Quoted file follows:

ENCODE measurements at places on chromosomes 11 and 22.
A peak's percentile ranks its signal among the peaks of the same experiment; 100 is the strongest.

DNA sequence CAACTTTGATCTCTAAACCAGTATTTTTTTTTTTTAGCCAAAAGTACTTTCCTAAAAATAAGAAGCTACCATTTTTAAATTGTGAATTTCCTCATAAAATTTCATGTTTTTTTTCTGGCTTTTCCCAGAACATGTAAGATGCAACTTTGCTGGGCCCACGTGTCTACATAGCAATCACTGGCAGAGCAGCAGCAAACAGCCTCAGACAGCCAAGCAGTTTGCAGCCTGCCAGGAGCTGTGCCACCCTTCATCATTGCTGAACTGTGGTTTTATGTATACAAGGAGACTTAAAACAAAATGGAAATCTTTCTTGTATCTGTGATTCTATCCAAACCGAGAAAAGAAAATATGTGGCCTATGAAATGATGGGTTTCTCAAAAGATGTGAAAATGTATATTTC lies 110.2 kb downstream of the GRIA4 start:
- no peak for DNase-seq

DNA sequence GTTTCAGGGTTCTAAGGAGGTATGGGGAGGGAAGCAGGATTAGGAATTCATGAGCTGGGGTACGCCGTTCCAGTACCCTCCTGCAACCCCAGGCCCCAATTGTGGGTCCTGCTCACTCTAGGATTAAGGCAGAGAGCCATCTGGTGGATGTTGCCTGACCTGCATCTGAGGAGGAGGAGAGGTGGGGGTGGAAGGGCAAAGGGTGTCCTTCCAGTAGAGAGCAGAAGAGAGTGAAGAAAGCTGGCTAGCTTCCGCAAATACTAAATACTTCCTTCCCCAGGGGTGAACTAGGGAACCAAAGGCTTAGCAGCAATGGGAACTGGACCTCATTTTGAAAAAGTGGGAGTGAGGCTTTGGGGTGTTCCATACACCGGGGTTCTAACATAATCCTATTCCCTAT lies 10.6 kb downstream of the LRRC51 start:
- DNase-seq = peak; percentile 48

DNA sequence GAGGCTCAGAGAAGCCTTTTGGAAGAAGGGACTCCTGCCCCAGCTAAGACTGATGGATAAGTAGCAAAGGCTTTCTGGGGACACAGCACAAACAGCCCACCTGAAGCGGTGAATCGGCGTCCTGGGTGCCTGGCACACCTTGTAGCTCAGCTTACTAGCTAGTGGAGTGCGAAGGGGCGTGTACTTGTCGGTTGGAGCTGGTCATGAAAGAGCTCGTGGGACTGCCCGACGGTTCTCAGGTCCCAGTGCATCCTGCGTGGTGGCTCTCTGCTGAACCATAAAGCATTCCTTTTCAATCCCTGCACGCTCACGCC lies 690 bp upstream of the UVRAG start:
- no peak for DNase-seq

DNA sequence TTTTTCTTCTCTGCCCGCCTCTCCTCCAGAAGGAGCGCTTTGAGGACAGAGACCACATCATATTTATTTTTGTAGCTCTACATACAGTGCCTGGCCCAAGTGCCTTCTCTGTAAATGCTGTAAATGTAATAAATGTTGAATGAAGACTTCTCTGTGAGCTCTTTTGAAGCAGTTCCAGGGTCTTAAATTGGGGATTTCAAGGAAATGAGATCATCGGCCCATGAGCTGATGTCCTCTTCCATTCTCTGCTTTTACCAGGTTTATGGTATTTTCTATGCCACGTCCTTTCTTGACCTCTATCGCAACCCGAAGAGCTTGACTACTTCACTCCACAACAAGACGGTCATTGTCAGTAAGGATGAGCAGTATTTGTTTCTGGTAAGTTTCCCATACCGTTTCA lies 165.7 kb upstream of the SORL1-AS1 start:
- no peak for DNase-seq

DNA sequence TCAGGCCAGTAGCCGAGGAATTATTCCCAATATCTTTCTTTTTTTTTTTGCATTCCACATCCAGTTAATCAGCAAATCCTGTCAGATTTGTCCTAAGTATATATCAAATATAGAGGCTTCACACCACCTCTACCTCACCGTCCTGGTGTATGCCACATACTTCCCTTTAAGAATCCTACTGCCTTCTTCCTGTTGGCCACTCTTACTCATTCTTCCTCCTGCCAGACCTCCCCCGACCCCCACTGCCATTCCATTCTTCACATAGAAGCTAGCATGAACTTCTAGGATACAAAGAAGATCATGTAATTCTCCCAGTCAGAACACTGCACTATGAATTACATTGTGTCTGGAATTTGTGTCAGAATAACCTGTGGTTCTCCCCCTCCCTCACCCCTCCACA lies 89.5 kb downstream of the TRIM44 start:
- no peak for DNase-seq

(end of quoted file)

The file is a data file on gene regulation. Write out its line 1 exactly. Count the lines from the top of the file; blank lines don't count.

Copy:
ENCODE measurements at places on chromosomes 11 and 22.